Guide to living in Vietnam, the etiquette and way of life | ExpatWoman.com
 

Guide to living in Vietnam, the etiquette and way of life

Guide to the etiquette, meeting and greeting locals, your body language and gestures local customs and how to behvae...

Posted on

3 June 2014

Last updated on 29 June 2017
Guide to living in Vietnam, the etiquette and way of life

Vietnam, as most Asian countries, has specific codes of etiquette in both business and everyday life that you should try to adhere to. The Vietnamese are proud of their culture and heritage and this is displayed in their interactions on a daily basis. Disrespecting the traditions will not buy you extra points; however they are a friendly people and teach you their ways and customs and in turn learn yours.

Body Language and Gestures

  • Do not touch someone on the head as this is considered very inappropriate even with small children.

  • Do not point your finger or use your finger to summon someone. Always use your open hand to gesture with and an extended hand, palm down, to summon someone.

  • Do not use negative or domineering body language such as standing with your hands on your hips or with your arms crossed.

  • Men and women do not engage in any form of public affection, and it is considered discourteous to even engage in any form of physical contact with a member of the opposite sex. However, people of the same gender frequently hold hands when walking.

  • When passing any object use both hands, however do not pass anything over anybody’s head.

  • Don’t touch anyone on the shoulder.

Greeting

  • Use both hands when shaking hands in greeting. It is common to shake hands upon arrival and departure.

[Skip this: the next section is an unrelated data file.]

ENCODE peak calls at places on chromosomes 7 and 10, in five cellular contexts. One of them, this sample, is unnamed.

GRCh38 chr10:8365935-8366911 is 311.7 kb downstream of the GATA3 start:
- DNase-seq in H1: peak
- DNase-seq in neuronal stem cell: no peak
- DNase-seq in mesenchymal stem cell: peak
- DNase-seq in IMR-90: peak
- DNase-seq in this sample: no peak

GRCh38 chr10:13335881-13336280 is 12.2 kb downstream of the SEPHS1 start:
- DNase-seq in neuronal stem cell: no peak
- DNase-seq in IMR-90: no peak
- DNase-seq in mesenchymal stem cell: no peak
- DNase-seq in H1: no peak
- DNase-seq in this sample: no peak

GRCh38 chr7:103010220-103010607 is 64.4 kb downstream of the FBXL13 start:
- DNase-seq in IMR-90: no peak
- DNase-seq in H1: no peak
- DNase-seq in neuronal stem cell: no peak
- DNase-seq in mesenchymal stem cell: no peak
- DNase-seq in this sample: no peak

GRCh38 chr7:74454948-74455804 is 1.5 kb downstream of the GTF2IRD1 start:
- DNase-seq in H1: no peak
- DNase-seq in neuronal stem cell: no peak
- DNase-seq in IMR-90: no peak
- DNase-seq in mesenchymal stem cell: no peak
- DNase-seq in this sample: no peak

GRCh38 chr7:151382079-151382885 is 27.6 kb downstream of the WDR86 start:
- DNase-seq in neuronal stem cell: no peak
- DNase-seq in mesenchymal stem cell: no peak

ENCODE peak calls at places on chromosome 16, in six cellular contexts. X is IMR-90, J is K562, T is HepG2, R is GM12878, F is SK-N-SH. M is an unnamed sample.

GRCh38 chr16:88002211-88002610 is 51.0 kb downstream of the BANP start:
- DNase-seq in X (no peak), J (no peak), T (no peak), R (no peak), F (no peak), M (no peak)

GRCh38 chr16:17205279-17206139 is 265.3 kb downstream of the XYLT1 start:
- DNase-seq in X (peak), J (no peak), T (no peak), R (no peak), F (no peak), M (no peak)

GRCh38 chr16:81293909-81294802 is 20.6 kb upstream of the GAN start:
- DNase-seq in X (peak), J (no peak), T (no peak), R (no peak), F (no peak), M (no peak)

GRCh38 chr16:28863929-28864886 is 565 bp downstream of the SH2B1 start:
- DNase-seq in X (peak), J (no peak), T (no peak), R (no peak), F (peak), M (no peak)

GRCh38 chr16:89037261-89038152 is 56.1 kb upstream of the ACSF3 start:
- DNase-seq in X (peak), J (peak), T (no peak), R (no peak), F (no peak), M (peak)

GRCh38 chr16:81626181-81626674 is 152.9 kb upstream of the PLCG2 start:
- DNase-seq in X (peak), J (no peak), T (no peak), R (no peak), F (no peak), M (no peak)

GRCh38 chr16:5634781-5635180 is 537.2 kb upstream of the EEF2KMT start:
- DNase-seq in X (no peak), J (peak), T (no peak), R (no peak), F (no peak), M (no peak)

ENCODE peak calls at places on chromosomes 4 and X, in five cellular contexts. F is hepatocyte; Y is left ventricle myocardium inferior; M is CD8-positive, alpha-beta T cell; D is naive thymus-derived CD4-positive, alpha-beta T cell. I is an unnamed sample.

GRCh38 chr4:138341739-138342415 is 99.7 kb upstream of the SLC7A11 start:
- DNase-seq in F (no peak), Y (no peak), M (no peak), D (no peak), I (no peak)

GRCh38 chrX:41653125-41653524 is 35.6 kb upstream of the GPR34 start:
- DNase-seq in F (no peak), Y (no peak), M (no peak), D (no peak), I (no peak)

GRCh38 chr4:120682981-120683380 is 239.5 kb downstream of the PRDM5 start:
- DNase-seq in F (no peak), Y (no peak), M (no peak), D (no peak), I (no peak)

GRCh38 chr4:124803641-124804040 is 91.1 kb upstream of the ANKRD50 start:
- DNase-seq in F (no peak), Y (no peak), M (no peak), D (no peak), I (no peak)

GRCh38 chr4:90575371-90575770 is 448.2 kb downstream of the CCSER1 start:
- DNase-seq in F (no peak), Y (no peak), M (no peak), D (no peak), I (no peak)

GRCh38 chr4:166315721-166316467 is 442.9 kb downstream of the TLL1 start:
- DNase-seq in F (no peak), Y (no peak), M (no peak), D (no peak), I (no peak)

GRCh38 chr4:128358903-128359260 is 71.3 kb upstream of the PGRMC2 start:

• Bow slightly when greeting anyone. The elderly and women usually don’t shake hands, so a slight bow will suffice when greeting them.

  • When greeting someone Vietnamese say ‘xin chao’ pronounced ‘seen chow’. It will delight the Vietnamese to hear a westerner making an effort to speak Vietnamese.

Dining Etiquette

  • Wait to be seated at the table.

  • The Vietnamese use chopsticks and rice bowls most frequently when dining and it is the norm to lift the bowl close to your mouth when eating. Try to finish all of your food and once you are done place the chop sticks on top of your bowl. If you are taking a break between bites rest your chopsticks next to your bowl. It is impolite to leave them in the bowl.

  • Most times food will be served family style, in the centre of the table and people are encouraged to help themselves. Always pass food bowls with both hands.

  • If your host offers you tea at the beginning of the evening accept it graciously, even if you’re not in the mood for tea. It’s only polite to accept.


Gift giving etiquette

  • If you are invited to a Vietnamese home don’t arrive empty handed. It is customary for guests to bring flowers, incense, fruit or sweets.

  • Wrap gifts in colourful paper.

  • Give useful gifts, not ornaments.

  • Don’t give anything black, handkerchiefs or yellow flowers. These gifts are considered to be bad omens and people will not like you very much if you give them.

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